Preservatives (page 2)

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Author: Janice VanCleave

Try New Approaches

  1. How effective is calcium propionate in breads other than white bread? Repeat the experiment using different types of bread. such as wheat, rye, and potato. Science Fair Hint: Record results of the original as well as this experiment and display the data tables.
  2. Does temperature affect the effectiveness of the preservative calcium propionate? Repeat the original experiment using two sets of bread samples. Place one set in the refrigerator and place the second set in a warm area such as on top of a refrigerator. Science Fair Hint: Take photographs as each experiment progresses to show the changes in the food as a result of containing or not containing calcium propionate.

Design Your Own Experiment

Note: Avoid touching the food test samples. The food samples are not edible and should be discarded after the experiments.

  1. Drying foods was one of the earliest methods of food preservation. This method is based on the fact that the organisms known to spoil food do not grow and reproduce without water. Find out more about procedures for preserving food by drying. Place dried and fresh food samples in open dishes (beef jerky and strips of fresh beef make good samples). Examine the food samples daily for evidence of spoilage and determine the effectiveness of drying as a method of preserving.
    1. Table salt (sodium chloride) and vinegar (acetic acid) are used as preservatives. Test the effectiveness of these preservatives on inhibiting microbe growth. Dissolve one chicken bouillon cube in 1 cup of (250 ml) of hot water. Divide the solution equally between three clear glasses. Add 1 teaspoon (5 ml) of salt to one glass and 1 teaspoon (5 ml) of vinegar to the second glass. The third glass is the control. Label the glasses accordingly. Place the glasses in a warm place and examine their contents daily. Spoilage due to the presence of microbes results in a solution that looks cloudy, has an odor, and often contains gas bubbles.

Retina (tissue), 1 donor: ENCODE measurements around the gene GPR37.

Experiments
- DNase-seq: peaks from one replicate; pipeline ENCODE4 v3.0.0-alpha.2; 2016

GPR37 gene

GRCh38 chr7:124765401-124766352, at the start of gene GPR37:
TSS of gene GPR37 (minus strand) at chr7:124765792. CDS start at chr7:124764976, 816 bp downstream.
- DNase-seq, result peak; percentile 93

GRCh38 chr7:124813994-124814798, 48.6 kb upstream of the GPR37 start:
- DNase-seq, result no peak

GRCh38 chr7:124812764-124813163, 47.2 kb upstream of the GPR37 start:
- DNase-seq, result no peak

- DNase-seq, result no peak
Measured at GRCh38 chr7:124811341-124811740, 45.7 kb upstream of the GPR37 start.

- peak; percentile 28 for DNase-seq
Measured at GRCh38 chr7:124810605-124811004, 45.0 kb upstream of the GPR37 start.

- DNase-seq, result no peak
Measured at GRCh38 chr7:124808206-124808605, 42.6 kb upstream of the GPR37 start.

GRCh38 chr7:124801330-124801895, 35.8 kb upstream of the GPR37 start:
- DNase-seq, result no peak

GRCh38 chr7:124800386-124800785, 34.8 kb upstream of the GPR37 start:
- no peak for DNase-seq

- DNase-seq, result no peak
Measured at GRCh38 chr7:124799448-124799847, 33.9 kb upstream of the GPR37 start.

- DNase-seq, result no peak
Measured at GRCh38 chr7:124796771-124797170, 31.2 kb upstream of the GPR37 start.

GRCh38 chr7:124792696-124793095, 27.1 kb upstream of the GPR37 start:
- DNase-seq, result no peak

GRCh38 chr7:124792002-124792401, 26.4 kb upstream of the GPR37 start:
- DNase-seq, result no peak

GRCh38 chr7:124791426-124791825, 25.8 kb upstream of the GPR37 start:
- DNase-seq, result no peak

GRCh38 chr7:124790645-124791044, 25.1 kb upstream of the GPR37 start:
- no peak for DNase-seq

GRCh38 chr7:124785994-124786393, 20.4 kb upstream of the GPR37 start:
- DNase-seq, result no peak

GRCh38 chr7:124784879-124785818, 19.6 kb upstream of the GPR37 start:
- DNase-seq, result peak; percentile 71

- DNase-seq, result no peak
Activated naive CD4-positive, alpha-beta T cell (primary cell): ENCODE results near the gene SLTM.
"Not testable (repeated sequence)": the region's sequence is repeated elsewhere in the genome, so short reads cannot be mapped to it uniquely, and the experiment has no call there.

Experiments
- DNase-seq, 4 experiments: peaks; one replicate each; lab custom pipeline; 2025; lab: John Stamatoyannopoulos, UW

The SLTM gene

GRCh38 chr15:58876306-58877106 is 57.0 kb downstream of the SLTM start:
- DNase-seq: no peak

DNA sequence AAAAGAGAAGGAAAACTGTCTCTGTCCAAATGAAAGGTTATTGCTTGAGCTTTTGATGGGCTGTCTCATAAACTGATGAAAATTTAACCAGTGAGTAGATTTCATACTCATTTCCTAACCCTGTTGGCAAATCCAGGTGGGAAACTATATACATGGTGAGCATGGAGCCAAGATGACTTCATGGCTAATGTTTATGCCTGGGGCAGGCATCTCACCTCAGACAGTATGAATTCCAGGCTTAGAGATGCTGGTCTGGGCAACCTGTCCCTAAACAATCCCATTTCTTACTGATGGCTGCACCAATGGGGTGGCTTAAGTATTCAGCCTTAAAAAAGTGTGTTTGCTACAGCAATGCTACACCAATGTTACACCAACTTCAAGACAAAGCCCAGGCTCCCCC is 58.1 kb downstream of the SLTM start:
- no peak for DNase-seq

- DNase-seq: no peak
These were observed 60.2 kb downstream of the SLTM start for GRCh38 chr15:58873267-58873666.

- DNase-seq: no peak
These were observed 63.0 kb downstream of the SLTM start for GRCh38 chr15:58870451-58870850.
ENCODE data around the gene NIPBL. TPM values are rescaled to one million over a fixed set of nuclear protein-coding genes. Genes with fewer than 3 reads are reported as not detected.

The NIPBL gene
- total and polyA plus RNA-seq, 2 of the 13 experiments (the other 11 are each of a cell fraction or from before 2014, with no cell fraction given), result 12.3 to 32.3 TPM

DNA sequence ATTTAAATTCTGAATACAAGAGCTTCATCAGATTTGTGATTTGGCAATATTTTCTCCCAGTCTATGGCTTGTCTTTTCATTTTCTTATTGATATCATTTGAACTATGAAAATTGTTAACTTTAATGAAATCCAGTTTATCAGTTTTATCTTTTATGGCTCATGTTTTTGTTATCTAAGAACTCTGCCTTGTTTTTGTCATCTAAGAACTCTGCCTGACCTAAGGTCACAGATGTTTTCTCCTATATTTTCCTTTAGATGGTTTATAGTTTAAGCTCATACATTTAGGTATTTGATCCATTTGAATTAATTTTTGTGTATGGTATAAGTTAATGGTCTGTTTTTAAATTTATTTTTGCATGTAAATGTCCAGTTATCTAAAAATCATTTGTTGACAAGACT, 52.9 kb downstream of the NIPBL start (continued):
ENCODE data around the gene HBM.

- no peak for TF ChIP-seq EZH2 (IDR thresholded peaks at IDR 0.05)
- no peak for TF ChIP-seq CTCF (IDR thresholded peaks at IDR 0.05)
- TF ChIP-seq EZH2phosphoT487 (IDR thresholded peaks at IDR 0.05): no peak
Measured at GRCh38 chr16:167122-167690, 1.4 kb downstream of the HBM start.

2. Does the amount of preservative added change the results? Repeat the experiment two times, first using one half as much salt and vinegar, and then using twice as much salt and vinegar.
  2. Many foods are spoiled by the growth of various fungi in the food. Favorable conditions such as moisture and warm temperature encourage rapid reproduction of fungi. Sugar is used as a preservative for fruits because it aids in removing moisture from the cells of the fruit. Fungi are less likely to grow in the dryer fruit. Demonstrate sugar's ability to dehydrate fruit cells by peeling an apple and cutting it into small pieces. Place the pieces into a jar and add 1/4 cup (62 ml) of granulated sugar and stir. Secure the lid on the jar. After about 24 hours, the apple pieces will be surrounded by a thick solution of the sugar dissolved in water from the fruit's cells. Use diagrams showing the changes in the jar to represent the dehydrating property of sugar. As part of a display, show pictures of products that use sugar as a preservative. Note: Salt also dehydrates and, like sugar, preserves by drying out food such as meat.
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